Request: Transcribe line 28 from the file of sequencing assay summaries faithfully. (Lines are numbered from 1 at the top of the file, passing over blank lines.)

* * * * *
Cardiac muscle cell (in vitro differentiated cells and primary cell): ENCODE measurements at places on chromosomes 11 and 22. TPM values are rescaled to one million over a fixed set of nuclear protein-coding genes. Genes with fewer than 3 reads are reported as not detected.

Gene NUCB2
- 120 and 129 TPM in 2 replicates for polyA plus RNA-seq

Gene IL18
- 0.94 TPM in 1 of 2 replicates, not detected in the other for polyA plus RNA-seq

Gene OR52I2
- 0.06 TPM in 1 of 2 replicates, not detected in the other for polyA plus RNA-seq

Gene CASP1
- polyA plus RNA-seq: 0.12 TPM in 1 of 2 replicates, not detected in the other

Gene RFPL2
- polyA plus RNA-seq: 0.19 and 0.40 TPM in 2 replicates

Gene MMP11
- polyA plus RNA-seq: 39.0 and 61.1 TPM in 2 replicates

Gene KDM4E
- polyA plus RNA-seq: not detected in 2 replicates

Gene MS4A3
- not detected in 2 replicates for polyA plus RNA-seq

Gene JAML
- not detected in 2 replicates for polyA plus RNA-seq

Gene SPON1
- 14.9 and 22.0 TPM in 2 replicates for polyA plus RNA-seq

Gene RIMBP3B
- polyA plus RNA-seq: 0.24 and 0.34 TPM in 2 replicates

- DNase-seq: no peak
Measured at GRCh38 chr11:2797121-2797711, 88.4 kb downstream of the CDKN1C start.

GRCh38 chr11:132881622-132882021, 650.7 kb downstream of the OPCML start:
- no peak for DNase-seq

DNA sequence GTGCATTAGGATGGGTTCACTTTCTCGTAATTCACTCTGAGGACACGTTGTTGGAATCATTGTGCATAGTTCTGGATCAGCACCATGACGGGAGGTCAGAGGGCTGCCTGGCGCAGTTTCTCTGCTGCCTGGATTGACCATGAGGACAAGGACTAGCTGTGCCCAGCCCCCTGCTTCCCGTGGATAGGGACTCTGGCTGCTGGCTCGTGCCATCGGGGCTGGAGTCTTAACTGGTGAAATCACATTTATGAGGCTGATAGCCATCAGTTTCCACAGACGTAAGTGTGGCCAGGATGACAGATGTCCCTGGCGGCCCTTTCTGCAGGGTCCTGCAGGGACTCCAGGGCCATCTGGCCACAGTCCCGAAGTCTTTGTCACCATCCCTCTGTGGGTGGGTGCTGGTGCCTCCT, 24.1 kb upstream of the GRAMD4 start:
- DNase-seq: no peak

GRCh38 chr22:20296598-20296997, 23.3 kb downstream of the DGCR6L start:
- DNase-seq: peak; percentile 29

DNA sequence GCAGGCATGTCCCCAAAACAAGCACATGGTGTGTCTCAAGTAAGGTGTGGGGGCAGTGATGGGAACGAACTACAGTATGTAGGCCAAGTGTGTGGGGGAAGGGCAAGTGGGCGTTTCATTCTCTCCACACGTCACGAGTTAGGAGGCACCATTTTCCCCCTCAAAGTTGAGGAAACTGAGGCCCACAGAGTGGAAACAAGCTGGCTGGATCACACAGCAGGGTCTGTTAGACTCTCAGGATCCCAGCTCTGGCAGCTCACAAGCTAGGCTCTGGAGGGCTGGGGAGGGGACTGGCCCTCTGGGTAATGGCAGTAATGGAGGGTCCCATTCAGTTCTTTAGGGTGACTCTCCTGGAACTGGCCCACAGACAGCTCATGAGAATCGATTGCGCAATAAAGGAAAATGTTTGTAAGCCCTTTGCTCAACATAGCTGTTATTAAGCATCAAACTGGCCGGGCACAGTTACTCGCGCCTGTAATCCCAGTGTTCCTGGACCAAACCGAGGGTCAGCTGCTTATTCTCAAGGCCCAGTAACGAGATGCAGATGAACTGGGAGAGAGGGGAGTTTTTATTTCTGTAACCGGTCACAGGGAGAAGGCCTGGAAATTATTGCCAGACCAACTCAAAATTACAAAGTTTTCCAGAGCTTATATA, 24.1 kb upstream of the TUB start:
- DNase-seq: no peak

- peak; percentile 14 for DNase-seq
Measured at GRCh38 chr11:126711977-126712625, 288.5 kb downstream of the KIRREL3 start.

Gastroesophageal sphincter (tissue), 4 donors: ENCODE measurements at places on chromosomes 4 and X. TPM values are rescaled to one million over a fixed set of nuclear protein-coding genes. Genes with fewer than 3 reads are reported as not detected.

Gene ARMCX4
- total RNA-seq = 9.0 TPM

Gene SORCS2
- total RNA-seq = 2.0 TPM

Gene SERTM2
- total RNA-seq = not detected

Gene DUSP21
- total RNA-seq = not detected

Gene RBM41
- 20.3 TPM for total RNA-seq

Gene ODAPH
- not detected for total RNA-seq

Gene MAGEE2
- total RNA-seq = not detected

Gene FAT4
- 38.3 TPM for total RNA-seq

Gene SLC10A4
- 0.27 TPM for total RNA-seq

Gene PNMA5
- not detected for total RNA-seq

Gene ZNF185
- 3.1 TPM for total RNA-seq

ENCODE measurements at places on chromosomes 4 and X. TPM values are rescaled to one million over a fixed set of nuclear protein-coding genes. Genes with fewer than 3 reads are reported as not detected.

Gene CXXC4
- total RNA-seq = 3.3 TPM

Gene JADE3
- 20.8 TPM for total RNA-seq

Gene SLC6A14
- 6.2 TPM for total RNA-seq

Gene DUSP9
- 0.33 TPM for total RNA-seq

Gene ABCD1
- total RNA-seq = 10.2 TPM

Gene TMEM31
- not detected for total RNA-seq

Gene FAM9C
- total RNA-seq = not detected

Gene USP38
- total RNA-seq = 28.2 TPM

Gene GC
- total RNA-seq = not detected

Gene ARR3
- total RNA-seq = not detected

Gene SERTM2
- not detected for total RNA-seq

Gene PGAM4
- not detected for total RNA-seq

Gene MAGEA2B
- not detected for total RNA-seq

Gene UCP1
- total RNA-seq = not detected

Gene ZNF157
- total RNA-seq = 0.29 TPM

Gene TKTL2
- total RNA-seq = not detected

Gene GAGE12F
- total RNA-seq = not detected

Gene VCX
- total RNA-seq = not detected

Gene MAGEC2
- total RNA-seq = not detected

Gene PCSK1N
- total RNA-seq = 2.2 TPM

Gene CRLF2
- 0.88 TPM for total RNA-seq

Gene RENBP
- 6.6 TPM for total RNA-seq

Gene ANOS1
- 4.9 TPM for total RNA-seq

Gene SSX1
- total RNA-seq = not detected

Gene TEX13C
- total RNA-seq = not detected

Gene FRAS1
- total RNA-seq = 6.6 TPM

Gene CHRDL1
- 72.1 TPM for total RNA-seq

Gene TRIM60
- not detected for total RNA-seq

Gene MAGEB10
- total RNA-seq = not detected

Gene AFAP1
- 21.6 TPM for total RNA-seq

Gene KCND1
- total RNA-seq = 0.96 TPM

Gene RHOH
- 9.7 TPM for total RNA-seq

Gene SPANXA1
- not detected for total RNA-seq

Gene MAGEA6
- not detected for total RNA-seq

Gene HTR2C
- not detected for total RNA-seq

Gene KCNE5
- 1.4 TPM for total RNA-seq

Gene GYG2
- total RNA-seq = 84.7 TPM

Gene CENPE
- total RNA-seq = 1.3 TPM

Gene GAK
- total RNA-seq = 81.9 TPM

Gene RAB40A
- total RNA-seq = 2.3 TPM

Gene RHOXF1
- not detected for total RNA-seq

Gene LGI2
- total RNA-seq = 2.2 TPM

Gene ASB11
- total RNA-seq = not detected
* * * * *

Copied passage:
DNA sequence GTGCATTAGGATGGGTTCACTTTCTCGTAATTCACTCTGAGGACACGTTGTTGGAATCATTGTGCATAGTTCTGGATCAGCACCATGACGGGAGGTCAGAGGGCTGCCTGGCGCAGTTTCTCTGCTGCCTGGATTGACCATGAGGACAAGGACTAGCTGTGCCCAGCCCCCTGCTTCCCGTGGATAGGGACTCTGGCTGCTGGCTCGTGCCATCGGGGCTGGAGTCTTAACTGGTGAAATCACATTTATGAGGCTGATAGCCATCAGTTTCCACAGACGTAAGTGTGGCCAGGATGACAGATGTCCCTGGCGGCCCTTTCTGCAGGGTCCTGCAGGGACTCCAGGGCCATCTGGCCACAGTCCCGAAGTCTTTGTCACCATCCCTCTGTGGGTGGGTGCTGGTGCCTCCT, 24.1 kb upstream of the GRAMD4 start: